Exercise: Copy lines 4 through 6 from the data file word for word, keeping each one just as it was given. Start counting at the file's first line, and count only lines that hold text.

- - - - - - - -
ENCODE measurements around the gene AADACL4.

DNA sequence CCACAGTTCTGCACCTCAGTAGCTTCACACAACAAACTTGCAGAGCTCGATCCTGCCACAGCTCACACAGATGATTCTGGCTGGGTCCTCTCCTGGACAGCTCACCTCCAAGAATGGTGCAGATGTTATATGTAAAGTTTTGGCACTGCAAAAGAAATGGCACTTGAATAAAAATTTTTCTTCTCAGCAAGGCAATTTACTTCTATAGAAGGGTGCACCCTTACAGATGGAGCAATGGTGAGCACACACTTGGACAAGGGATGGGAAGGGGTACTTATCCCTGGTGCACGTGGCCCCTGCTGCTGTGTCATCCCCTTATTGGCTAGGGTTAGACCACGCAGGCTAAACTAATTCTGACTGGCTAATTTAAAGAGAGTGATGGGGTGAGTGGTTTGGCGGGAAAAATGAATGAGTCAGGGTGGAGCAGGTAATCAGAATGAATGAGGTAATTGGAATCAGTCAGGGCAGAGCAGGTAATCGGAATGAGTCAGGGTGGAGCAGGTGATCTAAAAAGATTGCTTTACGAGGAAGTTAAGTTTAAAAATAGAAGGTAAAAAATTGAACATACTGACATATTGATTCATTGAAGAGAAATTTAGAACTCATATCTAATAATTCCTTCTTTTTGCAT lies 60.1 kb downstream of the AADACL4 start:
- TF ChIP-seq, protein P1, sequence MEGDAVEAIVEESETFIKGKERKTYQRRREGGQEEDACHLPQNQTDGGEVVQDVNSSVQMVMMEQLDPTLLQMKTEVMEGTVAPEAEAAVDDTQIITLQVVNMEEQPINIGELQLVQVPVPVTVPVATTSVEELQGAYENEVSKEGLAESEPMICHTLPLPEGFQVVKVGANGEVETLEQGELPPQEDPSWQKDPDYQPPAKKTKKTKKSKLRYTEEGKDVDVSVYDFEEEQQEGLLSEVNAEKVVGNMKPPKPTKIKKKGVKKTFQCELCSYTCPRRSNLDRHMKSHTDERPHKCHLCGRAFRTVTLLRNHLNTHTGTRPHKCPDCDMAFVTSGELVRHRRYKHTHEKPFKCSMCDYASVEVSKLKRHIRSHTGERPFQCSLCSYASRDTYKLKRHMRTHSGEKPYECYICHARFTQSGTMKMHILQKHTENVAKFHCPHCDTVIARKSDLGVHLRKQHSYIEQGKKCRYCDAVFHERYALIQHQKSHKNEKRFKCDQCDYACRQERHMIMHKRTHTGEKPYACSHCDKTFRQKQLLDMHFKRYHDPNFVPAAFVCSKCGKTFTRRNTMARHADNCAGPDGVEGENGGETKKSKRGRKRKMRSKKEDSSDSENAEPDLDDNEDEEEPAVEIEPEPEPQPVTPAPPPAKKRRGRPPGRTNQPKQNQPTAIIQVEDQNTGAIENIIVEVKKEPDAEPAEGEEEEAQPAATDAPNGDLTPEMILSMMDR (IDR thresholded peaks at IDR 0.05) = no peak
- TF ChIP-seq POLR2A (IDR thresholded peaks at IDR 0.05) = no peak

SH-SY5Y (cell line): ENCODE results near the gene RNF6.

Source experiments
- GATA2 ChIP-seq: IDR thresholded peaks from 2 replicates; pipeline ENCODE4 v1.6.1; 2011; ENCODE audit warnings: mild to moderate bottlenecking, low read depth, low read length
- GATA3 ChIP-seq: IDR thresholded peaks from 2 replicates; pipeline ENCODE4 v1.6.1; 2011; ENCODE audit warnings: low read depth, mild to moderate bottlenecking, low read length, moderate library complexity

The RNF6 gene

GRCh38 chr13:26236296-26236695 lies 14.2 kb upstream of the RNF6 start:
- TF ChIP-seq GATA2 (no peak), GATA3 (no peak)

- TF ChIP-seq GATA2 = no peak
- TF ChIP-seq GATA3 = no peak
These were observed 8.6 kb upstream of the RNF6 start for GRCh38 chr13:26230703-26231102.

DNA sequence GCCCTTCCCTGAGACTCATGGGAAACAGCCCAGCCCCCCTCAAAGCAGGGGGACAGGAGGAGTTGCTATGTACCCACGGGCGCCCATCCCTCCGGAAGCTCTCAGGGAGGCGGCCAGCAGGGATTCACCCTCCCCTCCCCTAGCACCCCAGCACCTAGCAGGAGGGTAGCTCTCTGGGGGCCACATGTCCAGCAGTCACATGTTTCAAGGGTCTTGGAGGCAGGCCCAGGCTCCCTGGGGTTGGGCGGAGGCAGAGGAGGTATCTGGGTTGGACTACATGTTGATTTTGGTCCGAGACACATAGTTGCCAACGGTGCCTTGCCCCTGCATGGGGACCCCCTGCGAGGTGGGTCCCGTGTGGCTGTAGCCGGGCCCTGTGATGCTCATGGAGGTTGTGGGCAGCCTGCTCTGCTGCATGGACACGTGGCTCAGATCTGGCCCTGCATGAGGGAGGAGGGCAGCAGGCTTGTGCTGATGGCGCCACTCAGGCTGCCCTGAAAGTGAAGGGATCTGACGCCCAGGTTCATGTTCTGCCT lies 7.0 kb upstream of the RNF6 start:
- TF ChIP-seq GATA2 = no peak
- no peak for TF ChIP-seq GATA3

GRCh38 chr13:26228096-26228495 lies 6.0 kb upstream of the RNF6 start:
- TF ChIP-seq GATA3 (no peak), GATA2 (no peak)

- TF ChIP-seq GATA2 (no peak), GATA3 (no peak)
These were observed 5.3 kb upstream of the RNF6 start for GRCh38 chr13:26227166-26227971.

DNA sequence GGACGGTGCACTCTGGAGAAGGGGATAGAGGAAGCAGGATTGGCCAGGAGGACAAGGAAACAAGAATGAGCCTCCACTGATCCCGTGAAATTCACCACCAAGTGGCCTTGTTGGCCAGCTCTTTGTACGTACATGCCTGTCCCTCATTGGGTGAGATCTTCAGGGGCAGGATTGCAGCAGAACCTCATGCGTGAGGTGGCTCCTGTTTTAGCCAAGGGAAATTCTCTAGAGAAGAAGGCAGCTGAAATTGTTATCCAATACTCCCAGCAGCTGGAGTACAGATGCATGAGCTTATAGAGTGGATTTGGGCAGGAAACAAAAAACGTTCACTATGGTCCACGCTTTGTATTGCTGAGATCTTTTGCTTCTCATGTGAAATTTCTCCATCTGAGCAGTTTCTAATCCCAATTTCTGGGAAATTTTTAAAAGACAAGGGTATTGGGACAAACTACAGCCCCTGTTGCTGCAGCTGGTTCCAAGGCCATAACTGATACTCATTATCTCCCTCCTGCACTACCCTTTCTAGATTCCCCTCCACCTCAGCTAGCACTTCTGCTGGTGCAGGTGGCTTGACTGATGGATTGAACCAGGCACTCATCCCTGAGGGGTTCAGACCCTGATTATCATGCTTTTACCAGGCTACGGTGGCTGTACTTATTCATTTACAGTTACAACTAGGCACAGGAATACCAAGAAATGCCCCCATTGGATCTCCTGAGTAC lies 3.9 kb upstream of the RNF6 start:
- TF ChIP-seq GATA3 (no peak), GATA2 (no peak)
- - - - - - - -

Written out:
- TF ChIP-seq POLR2A (IDR thresholded peaks at IDR 0.05) = no peak

SH-SY5Y (cell line): ENCODE results near the gene RNF6.

Source experiments